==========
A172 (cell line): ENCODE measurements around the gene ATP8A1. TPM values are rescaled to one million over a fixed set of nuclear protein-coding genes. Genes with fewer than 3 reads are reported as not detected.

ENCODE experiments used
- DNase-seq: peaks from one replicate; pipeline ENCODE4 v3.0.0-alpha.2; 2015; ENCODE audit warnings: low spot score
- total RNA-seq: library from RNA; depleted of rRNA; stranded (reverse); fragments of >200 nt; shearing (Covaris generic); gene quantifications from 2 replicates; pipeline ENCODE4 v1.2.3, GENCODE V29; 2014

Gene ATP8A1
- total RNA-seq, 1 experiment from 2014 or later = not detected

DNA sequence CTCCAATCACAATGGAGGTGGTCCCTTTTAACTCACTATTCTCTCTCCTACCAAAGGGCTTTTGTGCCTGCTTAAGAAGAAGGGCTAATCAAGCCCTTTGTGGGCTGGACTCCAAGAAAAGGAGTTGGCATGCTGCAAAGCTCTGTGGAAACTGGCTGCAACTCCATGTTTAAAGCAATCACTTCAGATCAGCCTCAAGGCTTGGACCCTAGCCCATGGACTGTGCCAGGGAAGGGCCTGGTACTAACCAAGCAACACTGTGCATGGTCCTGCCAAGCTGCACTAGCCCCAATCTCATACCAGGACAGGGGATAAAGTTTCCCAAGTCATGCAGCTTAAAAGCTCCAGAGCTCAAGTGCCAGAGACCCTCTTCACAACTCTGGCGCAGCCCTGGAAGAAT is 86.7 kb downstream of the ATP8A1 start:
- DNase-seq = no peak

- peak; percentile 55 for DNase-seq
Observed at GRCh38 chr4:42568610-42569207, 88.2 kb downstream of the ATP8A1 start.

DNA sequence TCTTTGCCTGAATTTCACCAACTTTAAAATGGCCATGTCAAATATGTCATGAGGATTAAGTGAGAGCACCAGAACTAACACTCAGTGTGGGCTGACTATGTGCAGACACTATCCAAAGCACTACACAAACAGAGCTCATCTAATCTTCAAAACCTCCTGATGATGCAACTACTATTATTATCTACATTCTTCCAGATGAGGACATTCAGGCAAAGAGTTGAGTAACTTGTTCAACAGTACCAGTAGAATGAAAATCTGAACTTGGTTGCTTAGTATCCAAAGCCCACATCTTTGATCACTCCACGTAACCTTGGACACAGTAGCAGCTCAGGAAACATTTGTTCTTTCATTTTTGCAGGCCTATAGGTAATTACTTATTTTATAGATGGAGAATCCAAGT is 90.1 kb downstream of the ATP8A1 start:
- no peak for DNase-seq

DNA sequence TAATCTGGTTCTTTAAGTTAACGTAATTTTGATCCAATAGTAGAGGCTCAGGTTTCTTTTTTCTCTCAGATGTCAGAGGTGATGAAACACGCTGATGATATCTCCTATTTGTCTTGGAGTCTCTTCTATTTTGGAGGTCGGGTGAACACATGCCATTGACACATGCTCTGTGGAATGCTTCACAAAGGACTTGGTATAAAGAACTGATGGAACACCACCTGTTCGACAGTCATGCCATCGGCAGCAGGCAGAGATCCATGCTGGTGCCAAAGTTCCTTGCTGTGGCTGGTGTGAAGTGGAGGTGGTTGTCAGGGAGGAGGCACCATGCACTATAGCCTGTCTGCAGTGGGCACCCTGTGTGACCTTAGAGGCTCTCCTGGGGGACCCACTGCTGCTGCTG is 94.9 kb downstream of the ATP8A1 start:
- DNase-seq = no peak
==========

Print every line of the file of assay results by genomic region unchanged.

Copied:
A172 (cell line): ENCODE measurements around the gene ATP8A1. TPM values are rescaled to one million over a fixed set of nuclear protein-coding genes. Genes with fewer than 3 reads are reported as not detected.

ENCODE experiments used
- DNase-seq: peaks from one replicate; pipeline ENCODE4 v3.0.0-alpha.2; 2015; ENCODE audit warnings: low spot score
- total RNA-seq: library from RNA; depleted of rRNA; stranded (reverse); fragments of >200 nt; shearing (Covaris generic); gene quantifications from 2 replicates; pipeline ENCODE4 v1.2.3, GENCODE V29; 2014

Gene ATP8A1
- total RNA-seq, 1 experiment from 2014 or later = not detected

DNA sequence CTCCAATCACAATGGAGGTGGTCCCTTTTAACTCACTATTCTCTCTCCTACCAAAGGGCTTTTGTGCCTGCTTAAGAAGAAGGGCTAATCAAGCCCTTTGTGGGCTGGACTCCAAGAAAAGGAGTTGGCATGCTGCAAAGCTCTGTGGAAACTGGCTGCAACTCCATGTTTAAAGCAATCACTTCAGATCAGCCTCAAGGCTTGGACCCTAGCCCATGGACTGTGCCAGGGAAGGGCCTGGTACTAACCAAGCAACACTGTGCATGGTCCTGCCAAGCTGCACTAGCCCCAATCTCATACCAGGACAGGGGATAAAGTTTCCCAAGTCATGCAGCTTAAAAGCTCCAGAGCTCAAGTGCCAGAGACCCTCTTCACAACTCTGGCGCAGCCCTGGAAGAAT is 86.7 kb downstream of the ATP8A1 start:
- DNase-seq = no peak

- peak; percentile 55 for DNase-seq
Observed at GRCh38 chr4:42568610-42569207, 88.2 kb downstream of the ATP8A1 start.

DNA sequence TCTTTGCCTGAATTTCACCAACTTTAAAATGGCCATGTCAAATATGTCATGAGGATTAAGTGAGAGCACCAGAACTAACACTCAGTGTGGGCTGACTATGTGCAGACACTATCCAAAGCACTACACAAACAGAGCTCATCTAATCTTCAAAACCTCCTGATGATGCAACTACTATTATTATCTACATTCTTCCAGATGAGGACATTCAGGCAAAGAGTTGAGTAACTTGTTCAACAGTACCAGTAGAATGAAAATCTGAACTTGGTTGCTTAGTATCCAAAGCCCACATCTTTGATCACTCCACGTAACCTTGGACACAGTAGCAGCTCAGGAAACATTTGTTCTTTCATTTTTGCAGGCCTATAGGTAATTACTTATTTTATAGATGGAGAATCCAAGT is 90.1 kb downstream of the ATP8A1 start:
- no peak for DNase-seq

DNA sequence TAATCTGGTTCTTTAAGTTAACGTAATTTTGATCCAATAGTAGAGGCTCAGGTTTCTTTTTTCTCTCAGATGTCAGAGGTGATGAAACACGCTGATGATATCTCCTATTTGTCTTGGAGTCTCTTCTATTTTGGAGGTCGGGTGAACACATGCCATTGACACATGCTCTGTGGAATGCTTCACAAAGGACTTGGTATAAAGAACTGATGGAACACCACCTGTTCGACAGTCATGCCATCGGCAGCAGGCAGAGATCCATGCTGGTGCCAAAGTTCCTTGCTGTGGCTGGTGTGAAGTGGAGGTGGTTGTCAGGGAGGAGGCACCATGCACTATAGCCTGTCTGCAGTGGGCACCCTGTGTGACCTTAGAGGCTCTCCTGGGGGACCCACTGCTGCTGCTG is 94.9 kb downstream of the ATP8A1 start:
- DNase-seq = no peak